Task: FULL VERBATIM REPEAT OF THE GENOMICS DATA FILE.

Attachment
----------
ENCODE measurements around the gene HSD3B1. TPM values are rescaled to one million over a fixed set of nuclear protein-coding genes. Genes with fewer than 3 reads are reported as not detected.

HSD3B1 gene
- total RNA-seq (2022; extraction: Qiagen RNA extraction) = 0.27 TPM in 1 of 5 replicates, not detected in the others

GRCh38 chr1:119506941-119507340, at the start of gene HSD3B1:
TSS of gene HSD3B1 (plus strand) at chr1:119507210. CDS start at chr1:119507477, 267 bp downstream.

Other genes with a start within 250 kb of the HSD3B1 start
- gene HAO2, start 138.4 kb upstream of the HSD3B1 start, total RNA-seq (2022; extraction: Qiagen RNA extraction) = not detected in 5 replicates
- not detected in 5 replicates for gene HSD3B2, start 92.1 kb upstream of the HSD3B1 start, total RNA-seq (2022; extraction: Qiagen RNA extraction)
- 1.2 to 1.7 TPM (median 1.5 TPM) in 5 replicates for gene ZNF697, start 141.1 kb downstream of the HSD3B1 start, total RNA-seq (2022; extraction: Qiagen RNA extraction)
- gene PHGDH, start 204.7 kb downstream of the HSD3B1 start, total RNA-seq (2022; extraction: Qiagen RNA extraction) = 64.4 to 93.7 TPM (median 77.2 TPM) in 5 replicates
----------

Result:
ENCODE measurements around the gene HSD3B1. TPM values are rescaled to one million over a fixed set of nuclear protein-coding genes. Genes with fewer than 3 reads are reported as not detected.

HSD3B1 gene
- total RNA-seq (2022; extraction: Qiagen RNA extraction) = 0.27 TPM in 1 of 5 replicates, not detected in the others

GRCh38 chr1:119506941-119507340, at the start of gene HSD3B1:
TSS of gene HSD3B1 (plus strand) at chr1:119507210. CDS start at chr1:119507477, 267 bp downstream.

Other genes with a start within 250 kb of the HSD3B1 start
- gene HAO2, start 138.4 kb upstream of the HSD3B1 start, total RNA-seq (2022; extraction: Qiagen RNA extraction) = not detected in 5 replicates
- not detected in 5 replicates for gene HSD3B2, start 92.1 kb upstream of the HSD3B1 start, total RNA-seq (2022; extraction: Qiagen RNA extraction)
- 1.2 to 1.7 TPM (median 1.5 TPM) in 5 replicates for gene ZNF697, start 141.1 kb downstream of the HSD3B1 start, total RNA-seq (2022; extraction: Qiagen RNA extraction)
- gene PHGDH, start 204.7 kb downstream of the HSD3B1 start, total RNA-seq (2022; extraction: Qiagen RNA extraction) = 64.4 to 93.7 TPM (median 77.2 TPM) in 5 replicates